Sacco's profound cartoon story about Palestinians living in
the occupied West Bank.
2 of Joe Sacco's humanistic cartoon novel about Palestinians
in the West Bank.
AL-ALI - PALESTINIAN CARTOONIST
thinking is internationalist, and my concerns humanitarian."
by Mark Vallen
al-Ali was one of the best
known political cartoonists in the Arab world. His works
afford Westerners an insight into Arab public opinion, something
which is needed now more than ever before. Naji was not
a political or religious extremist, and his works represent
the widely held views of the Arab people. He was born in
the Northern Galilee in Palestine and grew up in a refugee
camp in Lebanon. When he was young, Naji was jailed several
times for his political cartoons... and his jail experiences
further developed his artistic/political tendencies.
he traveled to Kuwait, where he studied art academically.
At this point Naji was convinced he could become influential
as a cartoonist, and that his works would help contribute
to the liberation of his people. In the cartoon above, Naji
created a bound Arab man being lashed by a colonial master,
the cuts and drawn blood on the victim's back forming the
flag of the United States.
most of Naji al-Ali's cartoons there stands a small boy
viewed from the backside. That small boy is Naji al-Ali
himself as a child expelled from his Palestinian homeland.
Naji named the character Hanzala... which means "bitterness"
in Arabic. The artist saw his Hanzala character as a bold
witness to history, and he said that his character was,
"my icon which safeguards my soul from committing mistakes...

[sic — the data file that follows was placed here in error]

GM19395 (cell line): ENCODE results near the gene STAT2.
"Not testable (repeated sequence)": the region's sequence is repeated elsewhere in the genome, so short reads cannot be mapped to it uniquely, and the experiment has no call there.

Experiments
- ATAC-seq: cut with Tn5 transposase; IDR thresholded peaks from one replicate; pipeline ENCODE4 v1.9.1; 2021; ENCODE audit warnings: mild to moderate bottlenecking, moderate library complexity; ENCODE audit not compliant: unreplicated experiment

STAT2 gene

he is the ever alert conscience." In the cartoon
above, Hanzala watches a young Palestinian girl forced to
play a macabre game of jumping rope, only the "rope" held
by her tormentors is the barbed wire of military occupation.
above cartoon shows Hanzala walking gingerly through a field
of stones. An unidentified Palestinian is pictured having
picked up one of those stones but was shot before it could
be cast. The would be stone thrower's blood drops to the
ground to nourish a flower, a symbol of the independent
Palestinian nation to come.
al-Ali's cartoons were published in Kuwait, Egypt, Jordan,
Morocco, Tunisia, and Palestine... places the artist himself
was forbidden to visit. Conservative Arab regimes disliked
Naji with almost the same zeal as his Israeli enemies, and
Naji received numerous death threats. He eventually moved
to England where he continued to lambaste the powerful with
his vitriolic pen. On July 23rd, 1987, Naji al-Ali was standing
outside the offices of the AL QABAS newspaper in
London when he was shot in the face by an unknown assassin.
The artist's voice was silenced at last, but his little
Hanzula character continues to be more than a witness to
history. Soon after Naji al-Ali was taken from this world
by the enemies of art and justice... the first Intifada
is owned and operated by Mark Vallen ©. All text by Mark